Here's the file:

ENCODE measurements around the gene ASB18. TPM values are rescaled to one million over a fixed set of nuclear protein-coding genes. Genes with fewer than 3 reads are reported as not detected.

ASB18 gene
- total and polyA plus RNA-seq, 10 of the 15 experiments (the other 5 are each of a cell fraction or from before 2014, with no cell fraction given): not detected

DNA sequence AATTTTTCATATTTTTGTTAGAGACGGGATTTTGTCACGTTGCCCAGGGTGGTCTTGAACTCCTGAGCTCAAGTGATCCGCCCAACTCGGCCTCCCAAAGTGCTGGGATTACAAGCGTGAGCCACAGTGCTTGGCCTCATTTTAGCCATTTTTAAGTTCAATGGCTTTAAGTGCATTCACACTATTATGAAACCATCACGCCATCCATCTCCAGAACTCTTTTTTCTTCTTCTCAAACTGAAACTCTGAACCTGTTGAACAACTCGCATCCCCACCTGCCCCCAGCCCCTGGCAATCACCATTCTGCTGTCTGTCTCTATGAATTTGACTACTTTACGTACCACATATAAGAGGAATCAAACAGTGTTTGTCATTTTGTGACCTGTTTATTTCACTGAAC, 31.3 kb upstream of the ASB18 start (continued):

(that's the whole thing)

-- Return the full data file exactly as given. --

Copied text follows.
ENCODE measurements around the gene ASB18. TPM values are rescaled to one million over a fixed set of nuclear protein-coding genes. Genes with fewer than 3 reads are reported as not detected.

ASB18 gene
- total and polyA plus RNA-seq, 10 of the 15 experiments (the other 5 are each of a cell fraction or from before 2014, with no cell fraction given): not detected

DNA sequence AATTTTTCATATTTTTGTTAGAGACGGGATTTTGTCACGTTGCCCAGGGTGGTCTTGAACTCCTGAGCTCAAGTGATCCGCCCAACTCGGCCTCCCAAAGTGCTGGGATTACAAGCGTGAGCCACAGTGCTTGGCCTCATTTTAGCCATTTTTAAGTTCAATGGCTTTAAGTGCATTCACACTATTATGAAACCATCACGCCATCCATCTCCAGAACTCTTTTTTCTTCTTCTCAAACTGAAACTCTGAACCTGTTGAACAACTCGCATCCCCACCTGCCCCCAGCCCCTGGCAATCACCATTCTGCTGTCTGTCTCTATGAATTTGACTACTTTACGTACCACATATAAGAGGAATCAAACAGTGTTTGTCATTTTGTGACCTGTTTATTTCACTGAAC, 31.3 kb upstream of the ASB18 start (continued):